An exciting change in the NFL’s process of player development was announced on Monday night, as ESPN’s Adam Schefter reported that within the next week, the NFL is expected to approve the increase of the size of practice squads from 8 to 10 players per team. As is the case with every team, this is a significant development, because they’ll have two more spots with which to develop young players. It’s also great for the players—especially the record amount of young players who declared early for this year’s draft—because they’re given a greater opportunity to catch on with a team and have a structured environment in which to develop their skills.
The rules for the practice squad are quite confusing, so here’s a quick rundown. Players are eligible if they do not have an accrued year of NFL experience (which means they are on the active roster for at least six games). If they have an accrued season, they are still practice squad eligible if they were on the 46-man active gameday roster for fewer than nine regular season games during their accrued season(s).
Players are allowed to be on the same team’s practice squad for two seasons. They can spend a third season on the practice squad if the team has 53 players on the active roster at all times. Basically, this means that the player would have to be procedurally released every time the team made a roster move and then re-signed.
Here’s the list of Rams who have practice squad eligibility, including the list of players who have the conditional third-year eligiblity. It’s important to note that all of these players must clear waivers before they can be assigned to the practice squad, so obviously you can’t expect to see early-round draft picks, or maybe even a talented later pick like Michael Sam, get passed over by every team in the league and make it to the squad.
Practice Squad Eligible Players: S Maurice Alexander, TE Alex Bayer, WR Emory Blake, OG Travis Bond, DE Kourtnei Brown, S Christian Bryant, CB Jarrid Bryant, DT Matt Conrath, P Bobby Cowan, S Avery Cunningham, TE Justice Cunningham, S Matt Daniels, OT R.J. Dill, DT Aaron Donald, WR Austin Franklin, CB E.J. Gaines, QB Garrett Gilbert, DT Deantre Harlan, WR Jordan Harris, LB Aaron Hill, OT Sean Hooey, LS Jorgen Hus, C Barrett Jones, FB Kadeem Jones, CB Lamarcus Joyner, RB Tre Mason, LB Johnny Millard, WR T.J. Moe, OL D.J. Morrell, CB Greg Reid, C Demetrius Rhaney, CB Marcus Roberson, OT Greg Robinson, LB Etienne Sabino, DE Michael Sam, LB Pat Schiller, TE Brad Smelley, LB Phillip Steward, RB Trey Watts, DL Ethan Westbrooks, CB Darren Woodard, OL Mitchell Van Dyk, WR Justin Veltung
The expansion of the practice squad could have effects on how the Rams compose their roster. They theoretically could accommodate players from every position group on the squad, and if they wanted to go lineman-heavy on the practice squad, they could avoid having to place second-year offensive lineman Barrett Jones on injured-reserve as he recovers from back surgery which could keep him out into the regular season. In addition, they could choose to put rookie center Demetrius Rhaney, who is expected to miss four to six weeks with a bone bruise, on the practice squad and give him time to recover, as opposed to placing him on injured reserve and saving him for next season.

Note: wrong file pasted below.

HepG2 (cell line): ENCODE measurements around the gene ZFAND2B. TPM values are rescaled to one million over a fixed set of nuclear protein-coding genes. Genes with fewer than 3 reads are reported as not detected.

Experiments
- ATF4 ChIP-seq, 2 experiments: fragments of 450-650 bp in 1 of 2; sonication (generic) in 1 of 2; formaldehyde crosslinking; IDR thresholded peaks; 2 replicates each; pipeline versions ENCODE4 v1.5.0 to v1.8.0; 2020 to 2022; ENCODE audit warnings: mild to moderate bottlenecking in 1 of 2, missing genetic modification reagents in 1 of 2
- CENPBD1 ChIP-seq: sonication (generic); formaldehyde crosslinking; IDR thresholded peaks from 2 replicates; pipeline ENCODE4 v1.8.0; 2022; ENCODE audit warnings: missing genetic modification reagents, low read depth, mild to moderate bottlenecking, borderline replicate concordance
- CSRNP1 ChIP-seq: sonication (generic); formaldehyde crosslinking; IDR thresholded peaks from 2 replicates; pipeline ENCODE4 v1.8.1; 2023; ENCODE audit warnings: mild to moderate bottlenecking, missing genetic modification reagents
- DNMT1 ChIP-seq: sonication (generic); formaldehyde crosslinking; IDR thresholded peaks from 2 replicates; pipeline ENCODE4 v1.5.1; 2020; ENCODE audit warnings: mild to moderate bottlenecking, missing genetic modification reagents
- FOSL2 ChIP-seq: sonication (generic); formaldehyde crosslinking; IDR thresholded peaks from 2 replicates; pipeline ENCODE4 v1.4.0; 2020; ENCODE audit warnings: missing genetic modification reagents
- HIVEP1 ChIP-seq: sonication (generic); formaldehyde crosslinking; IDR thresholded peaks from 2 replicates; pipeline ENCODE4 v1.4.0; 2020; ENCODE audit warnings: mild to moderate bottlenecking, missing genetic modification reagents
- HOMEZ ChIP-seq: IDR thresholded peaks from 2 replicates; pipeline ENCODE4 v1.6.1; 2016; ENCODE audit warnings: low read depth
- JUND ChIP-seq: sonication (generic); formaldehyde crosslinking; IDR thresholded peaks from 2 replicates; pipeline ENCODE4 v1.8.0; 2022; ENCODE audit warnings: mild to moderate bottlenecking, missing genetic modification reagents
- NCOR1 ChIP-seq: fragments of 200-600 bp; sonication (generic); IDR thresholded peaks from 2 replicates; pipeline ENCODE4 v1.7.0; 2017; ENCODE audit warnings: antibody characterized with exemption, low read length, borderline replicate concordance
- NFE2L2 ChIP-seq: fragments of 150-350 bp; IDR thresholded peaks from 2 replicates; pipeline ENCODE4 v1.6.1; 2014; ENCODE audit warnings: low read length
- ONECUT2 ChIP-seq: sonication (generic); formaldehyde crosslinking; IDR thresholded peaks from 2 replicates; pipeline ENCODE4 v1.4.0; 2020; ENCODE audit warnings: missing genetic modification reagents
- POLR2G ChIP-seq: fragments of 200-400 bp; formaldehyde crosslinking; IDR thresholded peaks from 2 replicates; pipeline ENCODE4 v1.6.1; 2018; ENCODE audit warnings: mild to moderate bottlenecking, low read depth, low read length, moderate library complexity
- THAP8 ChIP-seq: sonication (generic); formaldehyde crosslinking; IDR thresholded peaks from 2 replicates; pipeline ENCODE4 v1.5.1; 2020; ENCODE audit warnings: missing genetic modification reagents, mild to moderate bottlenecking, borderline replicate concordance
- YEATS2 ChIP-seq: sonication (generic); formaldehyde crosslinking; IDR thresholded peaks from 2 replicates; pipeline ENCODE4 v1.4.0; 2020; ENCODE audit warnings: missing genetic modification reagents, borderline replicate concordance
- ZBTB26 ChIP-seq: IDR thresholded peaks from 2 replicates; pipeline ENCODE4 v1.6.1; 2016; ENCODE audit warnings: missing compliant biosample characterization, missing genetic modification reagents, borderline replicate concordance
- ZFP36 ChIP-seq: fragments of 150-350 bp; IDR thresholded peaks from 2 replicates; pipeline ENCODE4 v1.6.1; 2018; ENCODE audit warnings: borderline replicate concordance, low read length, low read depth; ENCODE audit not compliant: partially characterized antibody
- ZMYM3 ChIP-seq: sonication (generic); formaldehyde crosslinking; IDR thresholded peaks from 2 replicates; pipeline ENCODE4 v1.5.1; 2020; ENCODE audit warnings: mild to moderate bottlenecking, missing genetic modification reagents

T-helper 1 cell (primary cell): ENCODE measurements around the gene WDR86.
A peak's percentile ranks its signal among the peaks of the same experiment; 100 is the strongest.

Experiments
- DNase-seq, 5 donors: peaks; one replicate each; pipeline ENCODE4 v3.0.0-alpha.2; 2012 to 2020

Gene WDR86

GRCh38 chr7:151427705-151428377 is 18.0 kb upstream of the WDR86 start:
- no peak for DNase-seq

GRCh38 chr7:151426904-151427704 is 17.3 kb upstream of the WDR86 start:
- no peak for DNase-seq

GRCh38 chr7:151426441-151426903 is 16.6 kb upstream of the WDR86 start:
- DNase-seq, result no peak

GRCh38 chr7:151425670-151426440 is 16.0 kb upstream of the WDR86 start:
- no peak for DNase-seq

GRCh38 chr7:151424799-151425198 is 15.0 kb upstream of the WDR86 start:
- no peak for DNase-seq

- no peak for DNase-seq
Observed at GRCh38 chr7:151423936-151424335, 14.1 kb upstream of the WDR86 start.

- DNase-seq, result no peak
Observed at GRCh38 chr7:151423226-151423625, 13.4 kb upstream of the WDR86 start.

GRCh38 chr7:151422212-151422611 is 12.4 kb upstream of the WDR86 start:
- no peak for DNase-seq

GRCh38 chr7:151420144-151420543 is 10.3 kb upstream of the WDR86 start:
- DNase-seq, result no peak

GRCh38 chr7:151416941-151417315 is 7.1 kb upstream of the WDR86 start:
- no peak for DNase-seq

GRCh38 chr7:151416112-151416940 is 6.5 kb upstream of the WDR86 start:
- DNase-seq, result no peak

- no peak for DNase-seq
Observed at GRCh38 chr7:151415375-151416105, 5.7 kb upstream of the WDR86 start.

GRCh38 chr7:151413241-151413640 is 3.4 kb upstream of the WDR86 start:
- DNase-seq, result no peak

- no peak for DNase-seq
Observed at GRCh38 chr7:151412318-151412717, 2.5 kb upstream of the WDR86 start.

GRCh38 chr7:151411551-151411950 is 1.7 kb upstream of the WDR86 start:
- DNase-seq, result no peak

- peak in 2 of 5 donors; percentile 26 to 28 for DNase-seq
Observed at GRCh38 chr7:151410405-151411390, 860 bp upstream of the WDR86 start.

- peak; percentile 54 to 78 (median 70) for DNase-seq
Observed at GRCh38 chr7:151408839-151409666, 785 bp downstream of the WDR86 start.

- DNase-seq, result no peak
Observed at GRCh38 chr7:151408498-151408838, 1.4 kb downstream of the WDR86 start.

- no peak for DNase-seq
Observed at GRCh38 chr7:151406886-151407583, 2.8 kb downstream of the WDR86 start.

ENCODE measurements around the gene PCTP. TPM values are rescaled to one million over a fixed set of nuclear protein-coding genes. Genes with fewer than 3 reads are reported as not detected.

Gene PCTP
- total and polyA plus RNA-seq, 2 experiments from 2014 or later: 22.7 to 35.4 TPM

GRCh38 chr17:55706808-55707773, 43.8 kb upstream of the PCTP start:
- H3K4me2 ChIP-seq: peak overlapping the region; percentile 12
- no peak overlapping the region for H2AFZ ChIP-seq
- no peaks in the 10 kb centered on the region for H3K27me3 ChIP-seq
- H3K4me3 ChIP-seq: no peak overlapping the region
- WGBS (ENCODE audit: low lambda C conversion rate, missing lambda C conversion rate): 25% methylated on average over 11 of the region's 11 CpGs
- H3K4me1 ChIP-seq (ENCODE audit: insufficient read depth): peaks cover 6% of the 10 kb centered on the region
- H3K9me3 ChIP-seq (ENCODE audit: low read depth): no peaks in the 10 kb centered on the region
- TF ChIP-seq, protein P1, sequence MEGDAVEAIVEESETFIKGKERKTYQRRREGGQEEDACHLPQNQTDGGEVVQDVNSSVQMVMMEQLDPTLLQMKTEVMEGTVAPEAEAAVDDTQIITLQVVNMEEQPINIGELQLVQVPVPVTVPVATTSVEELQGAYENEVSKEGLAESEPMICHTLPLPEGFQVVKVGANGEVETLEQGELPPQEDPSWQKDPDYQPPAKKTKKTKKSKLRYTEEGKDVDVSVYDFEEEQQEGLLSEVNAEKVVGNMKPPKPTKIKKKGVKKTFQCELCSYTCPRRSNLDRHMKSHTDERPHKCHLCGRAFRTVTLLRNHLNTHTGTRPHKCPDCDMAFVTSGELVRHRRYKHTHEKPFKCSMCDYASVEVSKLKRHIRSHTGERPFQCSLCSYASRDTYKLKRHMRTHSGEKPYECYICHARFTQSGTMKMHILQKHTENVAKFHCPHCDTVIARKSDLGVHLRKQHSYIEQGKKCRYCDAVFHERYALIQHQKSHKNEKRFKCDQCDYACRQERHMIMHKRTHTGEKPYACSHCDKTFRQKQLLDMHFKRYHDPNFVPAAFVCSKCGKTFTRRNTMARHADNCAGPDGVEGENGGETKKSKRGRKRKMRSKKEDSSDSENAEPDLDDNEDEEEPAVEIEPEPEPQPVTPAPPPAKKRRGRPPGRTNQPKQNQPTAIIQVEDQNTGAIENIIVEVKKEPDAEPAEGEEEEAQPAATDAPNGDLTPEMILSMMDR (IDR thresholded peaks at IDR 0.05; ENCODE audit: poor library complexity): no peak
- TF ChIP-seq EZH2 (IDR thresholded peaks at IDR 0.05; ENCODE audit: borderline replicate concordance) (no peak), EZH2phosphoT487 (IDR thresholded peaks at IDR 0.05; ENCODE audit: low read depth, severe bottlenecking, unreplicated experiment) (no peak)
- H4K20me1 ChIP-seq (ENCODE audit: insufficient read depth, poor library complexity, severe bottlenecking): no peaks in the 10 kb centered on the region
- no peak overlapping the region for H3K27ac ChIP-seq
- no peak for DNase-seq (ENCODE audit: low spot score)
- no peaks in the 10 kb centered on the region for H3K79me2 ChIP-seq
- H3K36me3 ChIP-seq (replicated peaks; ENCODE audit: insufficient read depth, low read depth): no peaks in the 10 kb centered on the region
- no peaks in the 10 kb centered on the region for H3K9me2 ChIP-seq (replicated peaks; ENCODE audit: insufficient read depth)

Also, the expansion gives the team plenty of roster room to have a third quarterback, presumably rookie Garrett Gilbert. Even if they don’t keep him on the 53-man roster, they could attempt to sneak Gilbert through to the practice squad and keep him around as the scout team quarterback, easing the workload of veteran second-stringer Shaun Hill. The roster limits obviously were too much of a constraint in the early part of 2013, as they only kept Sam Bradford and backup Kellen Clemens on the 53-man roster and had no QB on the practice squad. After Bradford’s season-ending injury, the club re-signed the previously released Austin Davis and signed veteran Brady Quinn, but shortly after, Quinn suffered a season-ending injury and was never replaced.
Most importantly, the Rams have built up a wealth of talented but raw depth at several positions (wide receiver, cornerback, and defensive end) and have depth concerns at several others (running back, offensive line, and linebacker), so this setup will allow them to both develop the players who have legitimate changes of developing into impact NFL players while also providing themselves with insurance policies at the positions they need protection at. Guys like wide receivers Austin Franklin and Emory Blake and cornerbacks Greg Reid and Marcus Roberson, who previously may have been competing for a single practice squad spot at their position, now have a shot at gaining a spot even if their competition has one as well.
The ultimate step for the NFL’s player development is going to be instituting a legitimate developmental league where young players can hone their skills in an authentic game environment. But until then, this is a positive step which will ensure that fewer talented players with potential slip through the cracks.